Level Ground, 1. Taking Stock

I have changed the subheading, again. The tsunami of contagion within this pandemic seems over, though the level ground is gradually ascending, slowly but surely. Hopefully, vaccinations will get going, and the ascent will not be as steep as the tip of the tsunami wave in January was. Hopefully.

This is the day of the let-down. The day before, the marvelous drive. Yesterday, life as usual. Today, Sunday. Easter Sunday, but still, Sunday. I'm a little bit at a loss today on what to focus. I've had various reminders, such as that today is the anniversary of Dr. Martin Luther King, Jr.'s assassination, when he went to rally striking sanitation workers in Memphis, Tennessee. Or that, a hundred fifty years ago, the commune of Paris was in full swing, guaranteeing workers a ten hour work day, separation of church and state, abolition of the death penalty, granting of pensions to widows and unmarried companions, and other socialist attempts at making life a little bit better for the working poor. 

Tomorrow I plan to take my day off. I really should avoid cities and towns, but I think I'll at least pass through Tui, and look longingly at the opposite bank, where Portugal sits. Maybe in June I'll be able to go farther afield. Though, something tells me I still won't have had my first shot by then, and that I'll probably be staying home.

The vaccine fiasco makes me mad. Not even those who would benefit the most, the elderly 80 and up, are all vaccinated. Other countries are making leaps and bounds. Chile in Latin America is going way ahead of schedule; so is the United States now. Britain will be well along the road to full vaccination by summer. Yet, Spain has only vaccinated maybe ten percent of its population of almost forty-eight million.

My husband went fishing early this morning. They were a group of four in one car, with masks on, which was the limit earlier this month. After they got home, I told him that they shouldn't have done that, because during Holy Week, cars cannot be shared with people who don't live with you except for good reasons, and fishing isn't one of them. He was, "Really? That's why that Guardia Civil was looking at us." We just saved ourselves from a €600 fine, and so did his three companions.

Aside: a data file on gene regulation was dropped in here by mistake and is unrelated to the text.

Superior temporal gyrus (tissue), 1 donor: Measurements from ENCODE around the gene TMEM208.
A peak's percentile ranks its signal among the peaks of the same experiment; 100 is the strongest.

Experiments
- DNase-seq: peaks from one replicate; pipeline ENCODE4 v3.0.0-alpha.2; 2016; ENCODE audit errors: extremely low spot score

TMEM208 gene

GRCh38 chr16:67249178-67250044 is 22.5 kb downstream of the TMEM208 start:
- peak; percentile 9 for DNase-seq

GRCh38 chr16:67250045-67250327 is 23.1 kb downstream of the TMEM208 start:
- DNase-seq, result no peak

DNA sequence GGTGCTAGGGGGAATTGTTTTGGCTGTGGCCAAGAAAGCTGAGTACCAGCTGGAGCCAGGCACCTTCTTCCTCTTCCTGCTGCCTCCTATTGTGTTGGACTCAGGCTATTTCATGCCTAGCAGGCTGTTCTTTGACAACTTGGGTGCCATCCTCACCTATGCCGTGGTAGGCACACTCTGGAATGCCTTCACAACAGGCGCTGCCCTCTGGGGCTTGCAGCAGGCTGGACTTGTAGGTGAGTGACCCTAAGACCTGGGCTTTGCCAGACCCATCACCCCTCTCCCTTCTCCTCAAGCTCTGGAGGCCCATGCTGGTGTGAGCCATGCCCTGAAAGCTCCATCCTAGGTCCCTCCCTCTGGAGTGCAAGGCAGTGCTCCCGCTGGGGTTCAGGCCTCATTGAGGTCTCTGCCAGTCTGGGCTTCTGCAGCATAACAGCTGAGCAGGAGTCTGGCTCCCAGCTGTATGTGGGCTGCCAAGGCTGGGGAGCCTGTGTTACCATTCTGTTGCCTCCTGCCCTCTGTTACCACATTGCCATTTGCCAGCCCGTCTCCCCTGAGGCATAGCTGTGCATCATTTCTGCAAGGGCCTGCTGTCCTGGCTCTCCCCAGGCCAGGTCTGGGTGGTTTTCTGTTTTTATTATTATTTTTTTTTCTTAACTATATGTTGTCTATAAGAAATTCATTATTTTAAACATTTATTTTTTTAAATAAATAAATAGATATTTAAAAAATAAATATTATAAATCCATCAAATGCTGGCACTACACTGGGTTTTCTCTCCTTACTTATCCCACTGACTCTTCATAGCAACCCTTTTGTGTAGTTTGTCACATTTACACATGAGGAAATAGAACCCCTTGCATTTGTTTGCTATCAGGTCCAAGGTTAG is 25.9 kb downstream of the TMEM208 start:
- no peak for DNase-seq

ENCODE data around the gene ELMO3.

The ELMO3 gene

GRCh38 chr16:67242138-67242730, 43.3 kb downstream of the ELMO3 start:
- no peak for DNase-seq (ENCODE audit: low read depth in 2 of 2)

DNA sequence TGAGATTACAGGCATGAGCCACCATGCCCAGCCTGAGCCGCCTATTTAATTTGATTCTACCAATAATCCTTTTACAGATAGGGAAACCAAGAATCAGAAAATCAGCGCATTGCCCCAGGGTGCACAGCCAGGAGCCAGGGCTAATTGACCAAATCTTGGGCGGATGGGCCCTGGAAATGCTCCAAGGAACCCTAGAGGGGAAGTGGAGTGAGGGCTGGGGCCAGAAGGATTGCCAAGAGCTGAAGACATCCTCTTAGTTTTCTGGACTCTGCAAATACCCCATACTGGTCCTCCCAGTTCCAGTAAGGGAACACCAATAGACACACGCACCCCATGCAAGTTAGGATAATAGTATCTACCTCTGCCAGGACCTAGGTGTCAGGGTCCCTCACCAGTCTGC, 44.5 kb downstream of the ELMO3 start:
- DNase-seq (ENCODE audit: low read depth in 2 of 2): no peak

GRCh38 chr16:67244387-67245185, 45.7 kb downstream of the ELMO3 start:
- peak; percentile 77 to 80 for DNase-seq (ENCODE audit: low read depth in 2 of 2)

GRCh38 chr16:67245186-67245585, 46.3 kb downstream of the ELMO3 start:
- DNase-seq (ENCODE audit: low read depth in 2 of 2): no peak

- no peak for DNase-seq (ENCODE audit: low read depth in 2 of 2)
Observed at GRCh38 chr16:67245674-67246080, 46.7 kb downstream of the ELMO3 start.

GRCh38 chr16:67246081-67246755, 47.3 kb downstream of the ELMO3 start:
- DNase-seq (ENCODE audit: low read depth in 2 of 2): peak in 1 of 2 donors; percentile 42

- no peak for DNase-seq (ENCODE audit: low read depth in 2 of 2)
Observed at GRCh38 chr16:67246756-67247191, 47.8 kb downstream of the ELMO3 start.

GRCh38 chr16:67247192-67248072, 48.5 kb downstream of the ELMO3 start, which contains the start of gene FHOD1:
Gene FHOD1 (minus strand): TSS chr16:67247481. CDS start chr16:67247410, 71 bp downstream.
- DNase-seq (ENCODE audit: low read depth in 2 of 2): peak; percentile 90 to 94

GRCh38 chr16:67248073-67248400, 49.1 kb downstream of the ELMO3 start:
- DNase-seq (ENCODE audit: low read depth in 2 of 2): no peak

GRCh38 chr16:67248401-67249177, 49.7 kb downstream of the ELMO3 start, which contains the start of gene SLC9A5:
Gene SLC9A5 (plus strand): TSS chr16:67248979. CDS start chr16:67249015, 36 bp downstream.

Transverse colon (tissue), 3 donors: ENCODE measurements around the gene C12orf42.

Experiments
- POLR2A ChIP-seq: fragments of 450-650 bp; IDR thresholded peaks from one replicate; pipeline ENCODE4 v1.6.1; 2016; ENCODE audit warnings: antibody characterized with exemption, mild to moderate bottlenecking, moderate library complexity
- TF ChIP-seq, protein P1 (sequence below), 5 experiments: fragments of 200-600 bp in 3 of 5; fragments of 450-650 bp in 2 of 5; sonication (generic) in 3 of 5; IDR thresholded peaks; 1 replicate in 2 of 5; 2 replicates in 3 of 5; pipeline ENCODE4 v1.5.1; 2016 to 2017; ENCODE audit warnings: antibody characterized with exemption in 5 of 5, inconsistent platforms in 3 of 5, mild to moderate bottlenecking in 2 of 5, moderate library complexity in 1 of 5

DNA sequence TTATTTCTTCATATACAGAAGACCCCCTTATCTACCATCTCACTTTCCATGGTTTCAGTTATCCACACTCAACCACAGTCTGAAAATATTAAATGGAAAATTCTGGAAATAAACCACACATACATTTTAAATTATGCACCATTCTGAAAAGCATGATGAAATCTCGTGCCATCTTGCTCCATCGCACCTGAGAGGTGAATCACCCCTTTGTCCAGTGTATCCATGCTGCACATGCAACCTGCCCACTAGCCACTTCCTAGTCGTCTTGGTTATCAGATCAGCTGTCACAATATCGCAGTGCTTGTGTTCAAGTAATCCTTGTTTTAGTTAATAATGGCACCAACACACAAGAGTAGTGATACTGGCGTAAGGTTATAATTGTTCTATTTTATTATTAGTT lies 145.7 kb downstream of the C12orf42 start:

I understand that sometimes the rules have to be changed according to how bad or good the contagion is, but it's dizzying just trying to keep up with the latest rules. In the town I'm in, can I sit inside a café? Can I stand at the counter? Can I get together with six friends? Can I go to this town? Is the movie theater open? How about the library? Can I visit the local museum in this town? I think not even government officials really know.

And that leads to the picaresque. In Sanxenxo this week, someone from Logroño was stopped, and asked to present papers saying he could be in Galicia, since the regions are all closed. He presented a paper from a company saying that he had to appear for a consult to the company in the town of "Sanxenso." The Guardia Civil grew suspicious, and upon calling the company, learned no one there had ever heard of the man. Lord, at least learn to spell "Sanxenxo" correctly.

A whole slew of other folk were told in Raxó to leave their vacational residences and head back home. Many tourists from out of the region came here under the radar. Some have been ratted out by neighbors, sick of their flouting of the rules that are there for everybody. Of course, I doubt Froilan and Victoria, the King's nephew and niece, will ever see a fine for their trip to Marbella this weekend. There really are two sets of rules for Spaniards, depending on what your name and income is.

Life continues. 



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